The NSm protein encoded by M RNA is thought to be probably involved in cell-to-cell movement and belongs to the 30 K movement protein superfamily [27, 28]. Two of the four feature motifs, P/D-L-X motif and PLA2-motif, characteristic in TSWV serotype viruses did not found their counterparts in viruses of other seropgroups. For P/D-L-X motif, rather than DLF, all other tospovurses except BeNMV and SVNaV, have a motif of DSL; for PLA2-motif, instead of CCQLHLMC, most WSMoV serogroup viruses contain CMQLNLTS, following the motif pattern CXXLNLTS. Of particular note is that MYSV contains a sequence of CTQLIFTS in this motif positions, very different from all other members in the WSMoV serogroup (Fig 5).
Tospoviruses are transmitted by insects belonging to the order Thysanoptera . Glycoproteins encoded by the M RNA had been shown to be involved in vector transmission in TSWV virus [34, 35]. The glycoproteins (GPs) of MVBaV are 84.3% homologous to GBMV and 78.7–81.6% to CaCV, WSMoV, and WBNV (Table 3). Similarity in glycoproteins may imply a similar insect vector. Members of WSMoV serogroup all have apparent origin in Asia and are predominantly transmitted by only two species of the genus Thrips that have been proposed as WSMoV-Thrips-Asian type. Thrips palmi, the major vector of the several tospoviruses in the WSMoV serogroup, was found abundantly in agriculture fields in China [36, 37]. Since Pseudodendrothrips mori is widely distributed in the mulberry field in China , it may well be the vector for MVBaV. Confirmation of the disease transmissibility by this thrips is currently under investigation.
N proteins encoded by the S RNA contain antigenic determinants that form the bases for the serotype differentiation in tospoviruses [18, 19]. The N protein of MVBaV shares the highest homology of 74.4% with that of CaCV, 70.0–71.8% with those of WSMoV, GBNV, and WBNV, and 56.2–61.5% to the rest of members in the WSMoV serotype (Table 3). It was proposed that tospovirus species sharing N homology identity above 51.8% were serologically related .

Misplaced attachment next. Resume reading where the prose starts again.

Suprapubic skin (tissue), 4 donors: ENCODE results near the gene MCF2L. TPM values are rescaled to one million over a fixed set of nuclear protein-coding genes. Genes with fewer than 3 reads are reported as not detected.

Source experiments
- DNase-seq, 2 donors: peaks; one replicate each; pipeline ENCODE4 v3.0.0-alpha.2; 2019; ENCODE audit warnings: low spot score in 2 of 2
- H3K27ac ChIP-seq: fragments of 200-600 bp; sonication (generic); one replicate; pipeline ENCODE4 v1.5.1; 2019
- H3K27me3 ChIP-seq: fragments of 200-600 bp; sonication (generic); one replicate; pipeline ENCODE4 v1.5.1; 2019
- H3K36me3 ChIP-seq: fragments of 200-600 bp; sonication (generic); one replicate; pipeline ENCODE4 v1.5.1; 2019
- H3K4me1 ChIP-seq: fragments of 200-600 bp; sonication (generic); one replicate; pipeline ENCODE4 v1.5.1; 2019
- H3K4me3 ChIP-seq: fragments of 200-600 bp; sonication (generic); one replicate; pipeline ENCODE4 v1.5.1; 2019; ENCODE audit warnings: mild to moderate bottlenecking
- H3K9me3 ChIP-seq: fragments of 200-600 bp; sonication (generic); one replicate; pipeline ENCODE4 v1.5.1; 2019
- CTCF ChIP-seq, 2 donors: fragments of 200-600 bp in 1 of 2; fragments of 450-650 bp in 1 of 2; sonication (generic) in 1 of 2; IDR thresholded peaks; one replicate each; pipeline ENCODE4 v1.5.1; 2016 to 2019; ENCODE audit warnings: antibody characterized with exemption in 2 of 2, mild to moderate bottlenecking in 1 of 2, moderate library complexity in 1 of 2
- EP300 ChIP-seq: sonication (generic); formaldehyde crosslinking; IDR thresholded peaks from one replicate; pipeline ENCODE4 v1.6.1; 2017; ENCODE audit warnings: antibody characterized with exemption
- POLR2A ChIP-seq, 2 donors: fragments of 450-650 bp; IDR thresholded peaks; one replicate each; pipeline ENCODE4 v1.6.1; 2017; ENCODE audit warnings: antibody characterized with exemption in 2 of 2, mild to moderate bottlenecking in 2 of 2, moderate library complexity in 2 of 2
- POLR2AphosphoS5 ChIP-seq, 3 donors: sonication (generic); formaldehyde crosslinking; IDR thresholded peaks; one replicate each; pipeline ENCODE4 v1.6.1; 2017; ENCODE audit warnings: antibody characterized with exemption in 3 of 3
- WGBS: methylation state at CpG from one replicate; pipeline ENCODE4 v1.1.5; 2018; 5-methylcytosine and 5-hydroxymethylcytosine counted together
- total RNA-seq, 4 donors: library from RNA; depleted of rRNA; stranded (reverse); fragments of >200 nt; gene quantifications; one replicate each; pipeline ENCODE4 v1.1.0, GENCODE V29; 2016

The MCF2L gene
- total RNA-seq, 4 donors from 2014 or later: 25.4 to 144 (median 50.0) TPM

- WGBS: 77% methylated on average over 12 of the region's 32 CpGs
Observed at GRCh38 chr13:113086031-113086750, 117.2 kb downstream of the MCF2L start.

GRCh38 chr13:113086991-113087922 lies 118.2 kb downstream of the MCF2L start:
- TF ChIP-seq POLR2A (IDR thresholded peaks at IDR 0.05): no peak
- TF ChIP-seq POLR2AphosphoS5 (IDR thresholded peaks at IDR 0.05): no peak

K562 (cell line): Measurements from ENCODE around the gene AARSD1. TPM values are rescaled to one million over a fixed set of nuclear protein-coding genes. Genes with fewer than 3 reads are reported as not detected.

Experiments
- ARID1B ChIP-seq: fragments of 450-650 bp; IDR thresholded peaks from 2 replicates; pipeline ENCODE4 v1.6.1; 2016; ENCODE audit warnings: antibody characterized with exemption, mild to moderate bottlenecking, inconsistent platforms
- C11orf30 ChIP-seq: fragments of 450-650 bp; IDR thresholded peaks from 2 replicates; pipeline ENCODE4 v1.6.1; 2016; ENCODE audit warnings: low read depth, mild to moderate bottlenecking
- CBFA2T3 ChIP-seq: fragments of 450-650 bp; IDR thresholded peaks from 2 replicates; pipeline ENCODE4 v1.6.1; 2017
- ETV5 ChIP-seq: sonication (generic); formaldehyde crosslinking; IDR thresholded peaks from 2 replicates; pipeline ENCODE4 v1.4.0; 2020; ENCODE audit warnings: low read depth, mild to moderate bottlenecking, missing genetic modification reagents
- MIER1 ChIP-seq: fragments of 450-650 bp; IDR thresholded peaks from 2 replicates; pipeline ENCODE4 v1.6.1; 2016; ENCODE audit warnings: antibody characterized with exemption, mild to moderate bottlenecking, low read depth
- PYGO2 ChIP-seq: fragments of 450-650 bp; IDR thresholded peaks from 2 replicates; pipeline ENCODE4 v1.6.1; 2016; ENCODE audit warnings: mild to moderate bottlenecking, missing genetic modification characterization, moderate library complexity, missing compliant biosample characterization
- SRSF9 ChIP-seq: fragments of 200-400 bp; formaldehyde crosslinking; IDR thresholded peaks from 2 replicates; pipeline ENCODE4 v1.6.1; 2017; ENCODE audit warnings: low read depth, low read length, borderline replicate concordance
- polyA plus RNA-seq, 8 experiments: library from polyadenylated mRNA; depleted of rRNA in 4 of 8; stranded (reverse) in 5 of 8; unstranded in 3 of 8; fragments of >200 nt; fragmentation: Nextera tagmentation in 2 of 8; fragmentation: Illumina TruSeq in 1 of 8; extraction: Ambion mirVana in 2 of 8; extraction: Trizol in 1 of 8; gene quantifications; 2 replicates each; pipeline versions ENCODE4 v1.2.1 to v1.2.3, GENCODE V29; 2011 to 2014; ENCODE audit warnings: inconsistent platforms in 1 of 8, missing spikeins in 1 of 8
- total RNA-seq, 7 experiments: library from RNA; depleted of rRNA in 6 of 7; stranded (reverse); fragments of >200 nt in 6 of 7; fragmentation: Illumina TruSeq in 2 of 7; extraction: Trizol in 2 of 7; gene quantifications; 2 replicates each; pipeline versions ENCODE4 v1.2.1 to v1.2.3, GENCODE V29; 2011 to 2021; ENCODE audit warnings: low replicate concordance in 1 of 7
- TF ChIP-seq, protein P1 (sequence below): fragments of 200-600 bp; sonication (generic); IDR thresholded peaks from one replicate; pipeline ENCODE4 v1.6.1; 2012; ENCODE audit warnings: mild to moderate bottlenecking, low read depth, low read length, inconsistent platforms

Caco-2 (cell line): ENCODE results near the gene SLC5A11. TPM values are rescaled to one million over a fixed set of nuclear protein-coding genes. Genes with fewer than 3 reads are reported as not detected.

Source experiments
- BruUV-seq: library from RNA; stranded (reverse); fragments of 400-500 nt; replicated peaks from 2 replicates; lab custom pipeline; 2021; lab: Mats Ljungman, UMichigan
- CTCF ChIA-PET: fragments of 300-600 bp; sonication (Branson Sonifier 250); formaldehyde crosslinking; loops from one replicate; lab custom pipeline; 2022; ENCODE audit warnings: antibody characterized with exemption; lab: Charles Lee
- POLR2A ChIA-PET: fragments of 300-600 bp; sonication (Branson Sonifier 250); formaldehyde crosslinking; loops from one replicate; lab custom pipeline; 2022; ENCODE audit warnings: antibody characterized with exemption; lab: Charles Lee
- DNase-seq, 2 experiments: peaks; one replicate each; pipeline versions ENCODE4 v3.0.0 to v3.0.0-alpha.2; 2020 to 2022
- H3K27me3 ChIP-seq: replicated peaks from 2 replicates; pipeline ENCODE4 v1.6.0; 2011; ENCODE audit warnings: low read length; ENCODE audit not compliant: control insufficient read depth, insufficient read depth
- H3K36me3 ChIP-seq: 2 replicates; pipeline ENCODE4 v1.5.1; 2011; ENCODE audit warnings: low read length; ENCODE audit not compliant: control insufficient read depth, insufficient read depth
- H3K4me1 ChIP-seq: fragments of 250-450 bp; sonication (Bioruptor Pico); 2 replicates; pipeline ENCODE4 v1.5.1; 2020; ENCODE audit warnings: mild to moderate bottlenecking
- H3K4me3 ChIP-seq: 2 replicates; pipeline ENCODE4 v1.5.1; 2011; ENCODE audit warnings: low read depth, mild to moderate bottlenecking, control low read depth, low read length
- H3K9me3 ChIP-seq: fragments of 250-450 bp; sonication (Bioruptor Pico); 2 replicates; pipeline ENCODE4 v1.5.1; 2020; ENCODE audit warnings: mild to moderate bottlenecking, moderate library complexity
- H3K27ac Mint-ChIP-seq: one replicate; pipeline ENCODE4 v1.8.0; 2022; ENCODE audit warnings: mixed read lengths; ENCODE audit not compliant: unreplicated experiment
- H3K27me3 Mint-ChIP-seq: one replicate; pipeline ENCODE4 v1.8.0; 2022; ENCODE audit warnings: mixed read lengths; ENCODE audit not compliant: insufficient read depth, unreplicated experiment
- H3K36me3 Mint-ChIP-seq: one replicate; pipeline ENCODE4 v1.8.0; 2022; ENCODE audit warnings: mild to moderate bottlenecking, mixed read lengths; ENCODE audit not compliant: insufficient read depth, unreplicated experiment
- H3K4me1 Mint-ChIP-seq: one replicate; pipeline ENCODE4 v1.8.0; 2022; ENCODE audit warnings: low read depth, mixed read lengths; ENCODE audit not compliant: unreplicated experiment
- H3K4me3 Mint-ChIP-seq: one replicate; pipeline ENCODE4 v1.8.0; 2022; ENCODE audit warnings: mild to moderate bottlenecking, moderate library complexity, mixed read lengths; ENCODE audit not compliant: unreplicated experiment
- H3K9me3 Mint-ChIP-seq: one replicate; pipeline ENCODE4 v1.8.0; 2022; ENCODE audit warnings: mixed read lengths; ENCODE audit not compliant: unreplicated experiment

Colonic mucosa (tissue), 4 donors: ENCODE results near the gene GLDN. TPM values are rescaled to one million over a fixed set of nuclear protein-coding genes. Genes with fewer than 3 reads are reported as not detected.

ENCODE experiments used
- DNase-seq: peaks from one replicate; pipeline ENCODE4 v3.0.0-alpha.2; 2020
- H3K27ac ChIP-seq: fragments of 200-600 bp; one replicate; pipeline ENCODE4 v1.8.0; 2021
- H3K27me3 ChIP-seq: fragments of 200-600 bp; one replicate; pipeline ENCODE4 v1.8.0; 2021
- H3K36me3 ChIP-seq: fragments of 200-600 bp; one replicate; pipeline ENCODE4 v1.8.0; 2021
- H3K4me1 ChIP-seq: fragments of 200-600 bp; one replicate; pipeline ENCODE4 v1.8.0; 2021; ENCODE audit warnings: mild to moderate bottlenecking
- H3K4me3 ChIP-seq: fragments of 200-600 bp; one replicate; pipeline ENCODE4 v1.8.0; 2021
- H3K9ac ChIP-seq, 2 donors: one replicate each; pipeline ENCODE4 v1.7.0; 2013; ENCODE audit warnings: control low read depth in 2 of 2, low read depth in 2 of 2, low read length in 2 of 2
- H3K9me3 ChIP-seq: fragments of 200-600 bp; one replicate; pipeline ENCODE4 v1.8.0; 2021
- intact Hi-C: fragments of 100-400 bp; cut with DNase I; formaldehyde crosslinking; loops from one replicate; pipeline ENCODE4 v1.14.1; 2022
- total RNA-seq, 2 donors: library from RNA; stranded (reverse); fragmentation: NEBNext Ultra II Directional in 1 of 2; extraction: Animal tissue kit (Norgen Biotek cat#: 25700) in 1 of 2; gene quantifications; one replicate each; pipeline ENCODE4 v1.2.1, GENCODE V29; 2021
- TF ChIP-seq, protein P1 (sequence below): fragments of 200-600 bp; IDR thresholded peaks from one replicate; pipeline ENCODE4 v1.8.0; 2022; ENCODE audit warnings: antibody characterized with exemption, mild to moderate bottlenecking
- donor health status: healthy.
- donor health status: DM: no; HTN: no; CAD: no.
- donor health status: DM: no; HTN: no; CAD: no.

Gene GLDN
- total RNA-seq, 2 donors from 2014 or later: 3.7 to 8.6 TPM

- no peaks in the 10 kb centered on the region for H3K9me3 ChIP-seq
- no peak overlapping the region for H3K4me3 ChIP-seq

The NSs protein encoded in S RNA has been shown to participate in viral movement, replication, and suppression of the host defense mechanism in TSWV and GBNV [30, 40, 41]. The NSs protein of MVBaV shares 70.2–71.3% homology with CaCV, WSMoV, GBNV, and WBNV, 54.4–61.7% with the rest members of the WSMoV serogroup. This protein also shares homology of 46.7–49.6% with members of the IYSV serogroup, but only 17.7% homology with TSWV (Table 3). Alignment of NSs proteins showed that WSMoV has the typical Walker A and YL motifs, but not the Walker B motif (Fig 6).
Phylogenetic analysis and homology calculation of the viral proteins RdRp, NSm, GP, NSs, and N of tospoviruses places MVBaV between the CaCV subgroup composed of CaCV, GBNV, WSMoV, and the CCSV subgroup composed of CCSV, TZSV, TRNV, and MYSV within the WSMoV serogroup of Tospovirus (Fig 7, Table 3). Thus MVBaV may represent a species that bridges the lineage within the WSMoV serogroup of Tospovirus.
Genetic diversity of MVBaV was investigated by sequencing the S RNA of 10 MVBaV isolates collected from mulberry orchards in different locations in this study. As shown in Table 4, the sizes of the RNA range from 3273 to 3324 nt, showing a disperse pattern of 3288 (2 isolates), 3293 (2 isolates), 3294 (2 isolates), 3273 (1 isolate), 3276 (1 isolate), 3286 (1 isolate), and 3324 nt (1 isolate). However, the 5’ UTR (65 nt), 3’ UTR (67 nt), the NSs (1320 nt, 439 aa), and N (834 nt, 277 aa) are completely conserved in length among all isolates. Minor substitutions in NSs (2–6 in 439 aa, 9 isolates) and N (1 in 277 aa, 2 isolates) were observed. Variations in size of the S RNA were caused by the varied length in the IGR, which ranges from 987 to 1038 nt. Intriguingly, the IGR length pattern was perfectly matched with that of S RNA size pattern, i.e., S RNA size of 3288 nt with IGR of 1002 nt (isolates NN-5 and NN-10); S RNA size of 3293 nt with IGR of 1007 nt (isolates YZ-3 and XZDL-1); S RNA size of 3294 nt with IGR of 1008 nt (isolates XCSY-3 and HX-2). Thus, it is suggested that IGR of S RNA can be used as a genetic marker for MVBaV population analysis.